Every online scam begins more or less the same—a random e-mail, a sketchy attachment. But every so often, a new type of hacker comes along. Someone who rewrites the rules, not just the code. He secretly burrows his way into your hard drive, then into your life. Is he following your every
Melissa wondered why her goof-off sister was IM’ing from the next room instead of just padding over—she wasn’t usually that lazy—so she walked over to see what was up. Suzy just shrugged. She had no idea what her sister was talking about. Yeah, the IM had come from her account, but she hadn’t sent it. Honest.
That night, Suzy’s 20-year-old friend Nila Westwood got the same note, the same attachment. Unlike Melissa, she opened it, expecting, say, a video of some guy stapling his lip to his chin on YouTube. She waited. Nothing. When she called her friend to see what she’d missed, things actually got freaky: Suzy’d never sent a thing. The girls pieced together the clues and agreed: Suzy’s AOL account had been hacked. For the next couple of weeks, the girls remained watchful for malware, insidious software capable of wreaking all sorts of havoc. But with no sign of trouble on their machines—no slow performance, no deleted files, no alerts from antivirus programs—they pretty much forgot about it.
A month passed. Suzy, Melissa, and Nila went about their lives online and off. They chatted with friends, posted pictures, and when they were tired, stretched out on their beds to rest. But at some point, each of them looked up and noticed the same strange thing: the tiny light beside their webcam glowing. At first they figured it was some kind of malfunction, but when it happened repeatedly—the light flicking on, then off—the girls felt a chill. One by one, they gazed fearfully into the lenses, wondering if someone was watching and if, perhaps now, they were looking into the eye of something scary after all. Nila, for one, wasn’t taking any chances. She peeled off a sticker and stuck it on the lens.
Martin Luther King Jr. Day “This federal holiday honoring the civil rights leader is observed on the third Monday in January. In 2012, the holiday falls on Jan. 16. Related sites: MLK Day.gov | Wikipedia Article on MLK Day.”
“At the age of thirty-five, Martin Luther King, Jr., was the youngest man to have received the Nobel Peace Prize in 1964. When notified of his selection, he announced that he would turn over the prize money of $54,123 to the furtherance of the civil rights movement.” – Provided by NobelPrize.org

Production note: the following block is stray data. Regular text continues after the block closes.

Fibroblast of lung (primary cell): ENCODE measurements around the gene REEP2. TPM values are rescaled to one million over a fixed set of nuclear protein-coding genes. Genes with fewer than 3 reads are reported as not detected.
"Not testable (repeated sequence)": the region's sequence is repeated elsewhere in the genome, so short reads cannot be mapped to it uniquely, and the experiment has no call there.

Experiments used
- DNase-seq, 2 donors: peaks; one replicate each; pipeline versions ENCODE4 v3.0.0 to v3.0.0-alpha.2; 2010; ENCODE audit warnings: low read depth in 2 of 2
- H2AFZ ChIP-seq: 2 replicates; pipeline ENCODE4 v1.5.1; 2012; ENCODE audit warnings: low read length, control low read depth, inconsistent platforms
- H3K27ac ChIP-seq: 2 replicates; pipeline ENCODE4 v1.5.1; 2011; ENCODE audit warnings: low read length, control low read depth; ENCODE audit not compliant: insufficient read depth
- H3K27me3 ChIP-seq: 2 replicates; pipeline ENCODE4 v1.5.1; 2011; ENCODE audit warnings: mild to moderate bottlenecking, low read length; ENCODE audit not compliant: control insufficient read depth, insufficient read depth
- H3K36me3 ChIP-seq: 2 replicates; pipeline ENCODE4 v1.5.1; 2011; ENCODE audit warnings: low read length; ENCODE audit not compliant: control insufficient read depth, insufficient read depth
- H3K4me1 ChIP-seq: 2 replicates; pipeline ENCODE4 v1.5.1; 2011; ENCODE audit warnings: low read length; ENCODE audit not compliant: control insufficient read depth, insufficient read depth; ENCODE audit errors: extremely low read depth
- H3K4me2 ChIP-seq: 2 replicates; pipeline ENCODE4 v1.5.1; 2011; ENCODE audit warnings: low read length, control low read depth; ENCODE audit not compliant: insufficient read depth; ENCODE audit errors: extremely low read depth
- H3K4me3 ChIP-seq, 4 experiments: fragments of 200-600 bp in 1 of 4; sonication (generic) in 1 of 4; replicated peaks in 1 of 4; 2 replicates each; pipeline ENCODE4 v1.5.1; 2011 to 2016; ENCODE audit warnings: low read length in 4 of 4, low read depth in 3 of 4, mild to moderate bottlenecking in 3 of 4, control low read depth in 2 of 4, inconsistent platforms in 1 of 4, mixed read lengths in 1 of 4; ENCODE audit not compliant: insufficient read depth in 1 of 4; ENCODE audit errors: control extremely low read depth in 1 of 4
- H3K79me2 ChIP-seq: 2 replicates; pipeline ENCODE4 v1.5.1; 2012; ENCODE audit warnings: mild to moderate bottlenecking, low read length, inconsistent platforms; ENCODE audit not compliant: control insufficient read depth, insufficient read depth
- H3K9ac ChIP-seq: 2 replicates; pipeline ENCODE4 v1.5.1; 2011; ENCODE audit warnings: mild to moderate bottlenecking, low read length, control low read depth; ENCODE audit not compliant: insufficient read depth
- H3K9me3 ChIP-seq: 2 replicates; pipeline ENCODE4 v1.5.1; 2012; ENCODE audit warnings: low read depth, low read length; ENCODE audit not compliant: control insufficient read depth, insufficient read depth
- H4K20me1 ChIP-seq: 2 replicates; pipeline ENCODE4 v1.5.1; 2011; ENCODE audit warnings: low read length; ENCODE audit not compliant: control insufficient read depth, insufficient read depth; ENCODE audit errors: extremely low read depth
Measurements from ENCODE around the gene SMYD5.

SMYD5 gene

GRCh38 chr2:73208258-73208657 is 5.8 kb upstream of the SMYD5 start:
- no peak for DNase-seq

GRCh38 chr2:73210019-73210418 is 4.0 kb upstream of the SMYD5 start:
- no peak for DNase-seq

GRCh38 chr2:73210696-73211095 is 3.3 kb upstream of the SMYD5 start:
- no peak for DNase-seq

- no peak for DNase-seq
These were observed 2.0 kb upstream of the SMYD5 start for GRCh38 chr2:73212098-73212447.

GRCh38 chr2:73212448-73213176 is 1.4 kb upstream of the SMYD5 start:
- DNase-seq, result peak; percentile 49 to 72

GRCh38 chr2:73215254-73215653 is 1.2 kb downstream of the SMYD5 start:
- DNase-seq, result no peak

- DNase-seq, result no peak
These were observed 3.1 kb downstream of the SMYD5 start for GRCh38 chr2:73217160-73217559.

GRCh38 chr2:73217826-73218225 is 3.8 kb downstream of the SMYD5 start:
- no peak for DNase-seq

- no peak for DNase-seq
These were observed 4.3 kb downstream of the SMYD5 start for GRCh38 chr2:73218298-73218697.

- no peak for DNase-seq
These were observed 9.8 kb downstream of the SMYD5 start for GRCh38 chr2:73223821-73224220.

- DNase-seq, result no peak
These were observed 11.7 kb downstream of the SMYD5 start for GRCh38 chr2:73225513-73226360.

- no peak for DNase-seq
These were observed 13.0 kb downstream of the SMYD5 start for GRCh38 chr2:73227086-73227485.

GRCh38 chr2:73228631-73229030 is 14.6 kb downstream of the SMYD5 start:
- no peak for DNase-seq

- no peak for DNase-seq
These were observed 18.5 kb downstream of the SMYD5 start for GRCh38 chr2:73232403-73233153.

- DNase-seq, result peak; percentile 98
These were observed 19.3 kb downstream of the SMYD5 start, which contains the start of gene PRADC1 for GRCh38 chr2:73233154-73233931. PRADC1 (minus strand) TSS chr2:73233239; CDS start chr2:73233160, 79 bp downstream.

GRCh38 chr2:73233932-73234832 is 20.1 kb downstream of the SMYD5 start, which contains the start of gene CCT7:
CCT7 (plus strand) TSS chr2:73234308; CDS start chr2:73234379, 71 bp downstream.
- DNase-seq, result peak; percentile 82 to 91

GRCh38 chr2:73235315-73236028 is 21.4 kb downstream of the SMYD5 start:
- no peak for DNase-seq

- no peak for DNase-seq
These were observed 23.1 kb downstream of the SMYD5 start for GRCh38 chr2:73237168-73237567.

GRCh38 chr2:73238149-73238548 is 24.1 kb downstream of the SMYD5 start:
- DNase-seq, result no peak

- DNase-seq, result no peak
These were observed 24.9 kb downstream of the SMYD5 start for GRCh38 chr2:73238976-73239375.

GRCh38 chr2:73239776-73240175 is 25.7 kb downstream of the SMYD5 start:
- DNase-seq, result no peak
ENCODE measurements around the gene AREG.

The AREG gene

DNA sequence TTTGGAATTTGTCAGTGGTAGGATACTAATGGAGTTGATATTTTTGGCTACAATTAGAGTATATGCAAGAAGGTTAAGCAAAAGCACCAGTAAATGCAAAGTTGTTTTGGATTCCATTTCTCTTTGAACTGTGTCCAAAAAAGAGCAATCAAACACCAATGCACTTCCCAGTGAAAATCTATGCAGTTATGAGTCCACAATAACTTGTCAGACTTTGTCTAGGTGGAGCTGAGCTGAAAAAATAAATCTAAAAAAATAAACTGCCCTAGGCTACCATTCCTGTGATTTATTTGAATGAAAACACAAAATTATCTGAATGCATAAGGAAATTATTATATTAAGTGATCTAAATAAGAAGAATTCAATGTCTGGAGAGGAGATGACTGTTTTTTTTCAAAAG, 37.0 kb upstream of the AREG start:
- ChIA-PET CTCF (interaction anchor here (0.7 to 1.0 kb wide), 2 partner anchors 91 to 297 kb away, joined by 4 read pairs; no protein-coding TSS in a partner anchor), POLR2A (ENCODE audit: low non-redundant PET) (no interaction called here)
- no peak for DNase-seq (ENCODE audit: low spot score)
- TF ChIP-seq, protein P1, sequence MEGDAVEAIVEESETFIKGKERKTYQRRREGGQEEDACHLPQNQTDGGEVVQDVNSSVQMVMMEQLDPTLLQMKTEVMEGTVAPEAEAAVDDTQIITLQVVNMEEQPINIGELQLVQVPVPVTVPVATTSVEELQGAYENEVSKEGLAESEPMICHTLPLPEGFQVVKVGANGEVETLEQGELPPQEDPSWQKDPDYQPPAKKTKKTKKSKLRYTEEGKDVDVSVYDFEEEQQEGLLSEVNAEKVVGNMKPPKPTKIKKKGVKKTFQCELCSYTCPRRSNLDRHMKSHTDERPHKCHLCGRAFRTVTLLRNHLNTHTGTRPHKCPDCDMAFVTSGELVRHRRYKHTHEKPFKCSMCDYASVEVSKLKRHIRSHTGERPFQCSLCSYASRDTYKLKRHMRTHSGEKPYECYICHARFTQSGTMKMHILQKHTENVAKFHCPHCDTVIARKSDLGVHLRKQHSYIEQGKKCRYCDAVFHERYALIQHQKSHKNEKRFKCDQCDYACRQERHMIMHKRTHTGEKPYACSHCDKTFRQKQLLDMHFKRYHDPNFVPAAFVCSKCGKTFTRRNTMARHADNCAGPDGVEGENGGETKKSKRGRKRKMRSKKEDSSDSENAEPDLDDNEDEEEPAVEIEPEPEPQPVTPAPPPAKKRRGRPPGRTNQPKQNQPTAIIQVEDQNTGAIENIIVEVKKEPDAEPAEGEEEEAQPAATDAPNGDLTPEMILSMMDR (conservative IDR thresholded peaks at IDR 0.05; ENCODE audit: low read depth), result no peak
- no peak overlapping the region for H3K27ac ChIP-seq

“The ultimate measure of a man is not where he stands in moments of comfort and convenience, but where he stands at times of challenge and controversy.” – Martin Luther King Jr.
On April 4, 1968, LIFE photographer Henry Groskinsky and writer Mike Silva, on assignment in Alabama, learned that Dr. Martin Luther King, Jr., had been shot at the Lorraine Motel in Memphis. They raced to the scene and there, incredibly, had unfettered access to the hotel grounds, Dr. King’s room, and the surrounding area. For reasons that have been lost in the intervening years, the photographs taken that night and the next day were never published. Until now …
The threat of Iran closing the strait has reached a fever pitch, reports today’s New York Times, with U.S. officials warning Iran’s supreme leader that such moves would cross a “red line” provoking a U.S. response. Iran could block the strait with any assortment of mines, armed speed boats or anti-ship cruise missiles but according to Michael Connell at the Center for Naval Analysis, “The immediate issue [for the U.S. military] is to get the mines.” To solve that problem, the Navy has a solution that isn’t heavily-advertised but has a time-tested success rate: mine-detecting dolphins.
“We’ve got dolphins,” said retired Adm. Tim Keating in a Wednesday interview with NPR. Keating commanded the U.S. 5th Fleet in Bahrain during the run-up to the Iraq war. He sounded uncomfortable with elaborating on the Navy’s use of the lovable mammals but said in a situation like the standoff in Hormuz, Navy-trained dolphins would come in handy:
Annual flu shots might soon become a thing of the past, and threats such as avian and swine flu might disappear with them as a vaccine touted as the “holy grail” of flu treatment could be ready for human trials next year.
That’s earlier than the National Institutes of Health estimated in 2010, when they said a universal vaccine could be five years off. By targeting the parts of the virus that rarely mutate, researchers believe they can develop a vaccine similar to the mumps or measles shot—people will be vaccinated as children and then receive boosters later.
Could this be the secret new strike weapons Boeing executives told a bunch of us reporters the company was working on during the Farnborough air show in 2010?
I spotted the mystery weapon in Boeing’s booth at the Surface Navy Association’s annual conference here in Washington. I’d never seen the design or the name before so I promptly asked about it; no one staffing the booth claimed to know any more than I did about the weapon (they did, however, give me a refresher on their railgun tech).
Here’s what Bill Sweetman wrote at Av Week after a Boeing official’s admission that it had a secret new strike weapon (I’ve got to admit, I was in the room, but chose to write about the new stealthy Super Hornet that Boeing unveiled at the same press conference.):